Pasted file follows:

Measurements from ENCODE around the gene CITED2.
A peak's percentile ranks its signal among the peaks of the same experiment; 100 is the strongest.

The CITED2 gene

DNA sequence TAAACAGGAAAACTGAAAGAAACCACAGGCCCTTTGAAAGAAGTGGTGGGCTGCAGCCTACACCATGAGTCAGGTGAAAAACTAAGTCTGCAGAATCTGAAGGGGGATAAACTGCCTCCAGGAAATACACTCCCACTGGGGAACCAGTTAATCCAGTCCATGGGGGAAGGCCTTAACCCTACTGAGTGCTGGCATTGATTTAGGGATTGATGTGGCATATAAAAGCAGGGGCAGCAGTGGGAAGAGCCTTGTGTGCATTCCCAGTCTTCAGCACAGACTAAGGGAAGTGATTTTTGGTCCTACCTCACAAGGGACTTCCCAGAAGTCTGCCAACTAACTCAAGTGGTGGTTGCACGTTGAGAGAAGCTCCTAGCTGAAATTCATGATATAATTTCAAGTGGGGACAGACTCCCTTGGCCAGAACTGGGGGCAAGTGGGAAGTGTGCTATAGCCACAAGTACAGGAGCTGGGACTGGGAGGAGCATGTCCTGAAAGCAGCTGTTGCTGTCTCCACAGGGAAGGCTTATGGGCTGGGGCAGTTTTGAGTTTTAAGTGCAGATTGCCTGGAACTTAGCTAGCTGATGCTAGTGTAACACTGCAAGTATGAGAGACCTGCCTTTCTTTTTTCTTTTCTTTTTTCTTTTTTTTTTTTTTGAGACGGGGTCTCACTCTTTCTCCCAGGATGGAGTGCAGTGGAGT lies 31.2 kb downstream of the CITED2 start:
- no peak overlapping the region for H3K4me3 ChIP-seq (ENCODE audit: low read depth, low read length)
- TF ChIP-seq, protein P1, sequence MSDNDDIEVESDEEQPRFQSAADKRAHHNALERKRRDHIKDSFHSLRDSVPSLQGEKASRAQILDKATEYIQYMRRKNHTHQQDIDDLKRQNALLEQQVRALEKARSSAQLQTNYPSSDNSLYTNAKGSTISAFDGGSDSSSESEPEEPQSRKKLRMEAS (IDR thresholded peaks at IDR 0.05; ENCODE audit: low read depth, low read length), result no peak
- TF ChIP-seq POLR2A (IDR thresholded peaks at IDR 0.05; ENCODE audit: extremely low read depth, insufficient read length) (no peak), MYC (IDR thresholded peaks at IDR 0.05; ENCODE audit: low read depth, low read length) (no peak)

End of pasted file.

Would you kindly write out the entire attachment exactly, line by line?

Measurements from ENCODE around the gene CITED2.
A peak's percentile ranks its signal among the peaks of the same experiment; 100 is the strongest.

The CITED2 gene

DNA sequence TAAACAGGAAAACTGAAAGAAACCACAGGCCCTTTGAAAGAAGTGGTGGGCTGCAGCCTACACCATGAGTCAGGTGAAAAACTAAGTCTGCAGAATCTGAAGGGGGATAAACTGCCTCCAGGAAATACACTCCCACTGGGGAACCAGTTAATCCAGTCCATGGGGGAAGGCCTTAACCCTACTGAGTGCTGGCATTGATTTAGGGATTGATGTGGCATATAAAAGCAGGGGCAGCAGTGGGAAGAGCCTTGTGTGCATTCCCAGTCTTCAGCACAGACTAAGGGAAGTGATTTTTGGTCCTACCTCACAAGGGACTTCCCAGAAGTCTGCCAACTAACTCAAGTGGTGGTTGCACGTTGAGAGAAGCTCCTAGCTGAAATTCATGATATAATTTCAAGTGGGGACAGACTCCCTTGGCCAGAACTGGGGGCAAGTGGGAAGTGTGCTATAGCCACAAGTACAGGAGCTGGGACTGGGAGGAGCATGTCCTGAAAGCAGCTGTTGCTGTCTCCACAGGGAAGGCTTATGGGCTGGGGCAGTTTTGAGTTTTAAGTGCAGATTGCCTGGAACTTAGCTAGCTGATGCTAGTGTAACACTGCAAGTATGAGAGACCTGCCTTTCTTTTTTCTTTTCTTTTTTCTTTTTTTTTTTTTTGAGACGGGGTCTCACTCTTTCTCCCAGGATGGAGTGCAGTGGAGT lies 31.2 kb downstream of the CITED2 start:
- no peak overlapping the region for H3K4me3 ChIP-seq (ENCODE audit: low read depth, low read length)
- TF ChIP-seq, protein P1, sequence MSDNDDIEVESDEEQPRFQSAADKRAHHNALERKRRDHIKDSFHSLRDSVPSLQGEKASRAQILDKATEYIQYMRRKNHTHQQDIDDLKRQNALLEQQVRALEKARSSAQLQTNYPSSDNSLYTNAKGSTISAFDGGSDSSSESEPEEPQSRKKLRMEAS (IDR thresholded peaks at IDR 0.05; ENCODE audit: low read depth, low read length), result no peak
- TF ChIP-seq POLR2A (IDR thresholded peaks at IDR 0.05; ENCODE audit: extremely low read depth, insufficient read length) (no peak), MYC (IDR thresholded peaks at IDR 0.05; ENCODE audit: low read depth, low read length) (no peak)